A potential role for estrogen in experimental autoimmune encephalomyelitis and multiple sclerosis

Halina Offner, Magdalena Polanczyk

Research output: Chapter in Book/Report/Conference proceedingConference contribution

Abstract

The extensive literature and the work from our laboratory illustrate the large number of complex processes affected by estrogen that might contribute to the striking ability of 17-β estradiol (E2) and its derivatives to inhibit clinical and histological signs of experimental autoimmune encephalomyelitis (EAE) in mice. These effects require sustained exposure to relatively low doses of exogenous hormone and offer better protection when initiated prior to induction of EAE. The E2 mediates inhibition of encephalitogenic T cells, inhibition of cell migration into central nervous system tissue, and neuroprotective effects that promote axon and myelin survival. E2 effects on EAE are mediated through Esr-1 (α receptor for E2) but not Esr-2 (β receptor for E2), as are its anti-inflammatory and neuroprotective effects. A novel finding is that E2 upregulated the expression of FoxP3 that contributes to the activity of CD4 + CD25 + T regulatory cells (Treg). The protective effects of E2 in EAE suggest its use as a therapy for multiple sclerosis (MS). Possible risks may be minimized by using sub-pregnancy levels of exogenous E2 that produced synergistic effects when used in combination with another immunoregulatory therapy. Alternatively, one might envision using E2 derivatives alone or in combination therapies in both male and female MS patients.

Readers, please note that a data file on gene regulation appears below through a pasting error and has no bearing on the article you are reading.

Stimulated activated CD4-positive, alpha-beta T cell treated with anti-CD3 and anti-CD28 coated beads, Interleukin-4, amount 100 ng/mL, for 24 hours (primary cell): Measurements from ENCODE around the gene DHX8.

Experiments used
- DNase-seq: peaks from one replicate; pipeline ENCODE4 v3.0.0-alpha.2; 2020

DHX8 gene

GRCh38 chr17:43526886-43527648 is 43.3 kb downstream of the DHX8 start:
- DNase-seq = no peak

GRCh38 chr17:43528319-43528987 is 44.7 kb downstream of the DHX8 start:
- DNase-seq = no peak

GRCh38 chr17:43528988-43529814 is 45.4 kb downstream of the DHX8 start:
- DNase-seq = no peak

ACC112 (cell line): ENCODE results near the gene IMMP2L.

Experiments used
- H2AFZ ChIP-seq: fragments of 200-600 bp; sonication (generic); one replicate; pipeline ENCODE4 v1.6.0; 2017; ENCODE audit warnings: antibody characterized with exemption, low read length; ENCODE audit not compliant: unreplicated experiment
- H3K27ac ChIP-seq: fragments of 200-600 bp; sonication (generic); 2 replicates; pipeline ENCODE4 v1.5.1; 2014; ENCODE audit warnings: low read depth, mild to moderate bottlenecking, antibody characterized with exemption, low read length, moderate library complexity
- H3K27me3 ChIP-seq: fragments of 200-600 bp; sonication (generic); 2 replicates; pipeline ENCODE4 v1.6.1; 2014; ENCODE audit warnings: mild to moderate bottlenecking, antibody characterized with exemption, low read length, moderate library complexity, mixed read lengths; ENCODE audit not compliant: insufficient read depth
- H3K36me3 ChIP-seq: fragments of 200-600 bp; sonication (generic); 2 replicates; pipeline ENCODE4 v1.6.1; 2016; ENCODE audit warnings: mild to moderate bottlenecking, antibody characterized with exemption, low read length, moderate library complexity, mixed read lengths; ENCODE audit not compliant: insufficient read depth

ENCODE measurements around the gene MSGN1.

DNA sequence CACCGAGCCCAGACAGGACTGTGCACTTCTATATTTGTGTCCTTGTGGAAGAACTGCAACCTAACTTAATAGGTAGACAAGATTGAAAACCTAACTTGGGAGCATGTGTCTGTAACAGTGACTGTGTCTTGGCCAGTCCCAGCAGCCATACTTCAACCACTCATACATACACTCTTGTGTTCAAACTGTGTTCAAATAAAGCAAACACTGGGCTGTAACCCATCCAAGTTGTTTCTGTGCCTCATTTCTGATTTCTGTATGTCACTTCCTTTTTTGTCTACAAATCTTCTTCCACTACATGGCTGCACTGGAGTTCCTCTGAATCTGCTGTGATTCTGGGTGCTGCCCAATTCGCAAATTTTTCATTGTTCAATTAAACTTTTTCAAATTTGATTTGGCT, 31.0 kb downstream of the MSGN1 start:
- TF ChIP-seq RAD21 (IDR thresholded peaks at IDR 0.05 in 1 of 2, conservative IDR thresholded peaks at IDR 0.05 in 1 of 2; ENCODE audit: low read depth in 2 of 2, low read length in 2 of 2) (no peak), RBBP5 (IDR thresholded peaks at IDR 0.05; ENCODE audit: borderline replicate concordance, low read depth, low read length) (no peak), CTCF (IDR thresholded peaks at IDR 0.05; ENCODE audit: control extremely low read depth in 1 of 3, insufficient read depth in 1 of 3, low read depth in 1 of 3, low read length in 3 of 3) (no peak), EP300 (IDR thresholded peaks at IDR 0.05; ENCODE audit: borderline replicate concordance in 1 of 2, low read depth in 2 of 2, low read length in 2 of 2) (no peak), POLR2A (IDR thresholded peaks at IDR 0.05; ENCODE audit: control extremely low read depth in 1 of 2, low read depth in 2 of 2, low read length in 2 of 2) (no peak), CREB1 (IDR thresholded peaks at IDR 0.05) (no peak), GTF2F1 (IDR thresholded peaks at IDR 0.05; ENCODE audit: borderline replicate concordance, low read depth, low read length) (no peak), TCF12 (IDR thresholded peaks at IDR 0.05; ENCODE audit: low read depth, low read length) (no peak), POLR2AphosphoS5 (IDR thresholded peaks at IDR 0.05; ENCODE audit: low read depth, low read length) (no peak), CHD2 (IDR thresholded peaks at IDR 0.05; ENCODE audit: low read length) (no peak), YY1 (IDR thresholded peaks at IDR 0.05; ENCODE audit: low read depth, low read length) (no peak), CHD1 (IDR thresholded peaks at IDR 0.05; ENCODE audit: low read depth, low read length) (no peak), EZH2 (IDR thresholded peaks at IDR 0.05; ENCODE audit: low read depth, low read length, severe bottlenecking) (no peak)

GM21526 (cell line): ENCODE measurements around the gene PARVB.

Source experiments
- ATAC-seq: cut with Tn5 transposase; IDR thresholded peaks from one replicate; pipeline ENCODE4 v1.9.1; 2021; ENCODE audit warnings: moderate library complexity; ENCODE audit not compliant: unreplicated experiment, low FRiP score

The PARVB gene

Original languageEnglish (US)
Title of host publicationEstrogens and Human Diseases
PublisherBlackwell Publishing Inc.
Pages343-372
Number of pages30
ISBN (Print)1573316695, 9781573316699
DOIs
StatePublished - Nov 2006

Publication series

NameAnnals of the New York Academy of Sciences
Volume1089
ISSN (Print)0077-8923
ISSN (Electronic)1749-6632

Keywords

  • EAE
  • Estrogen
  • Estrogen receptors
  • FoxP3
  • Immunoregulation
  • Multiple sclerosis
  • Neuroprotection
  • Treg

ASJC Scopus subject areas

  • Neuroscience(all)
  • Biochemistry, Genetics and Molecular Biology(all)
  • History and Philosophy of Science

Fingerprint Dive into the research topics of 'A potential role for estrogen in experimental autoimmune encephalomyelitis and multiple sclerosis'. Together they form a unique fingerprint.

  • Cite this

    Offner, H., & Polanczyk, M. (2006). A potential role for estrogen in experimental autoimmune encephalomyelitis and multiple sclerosis. In Estrogens and Human Diseases (pp. 343-372). (Annals of the New York Academy of Sciences; Vol. 1089). Blackwell Publishing Inc.. https://doi.org/10.1196/annals.1386.021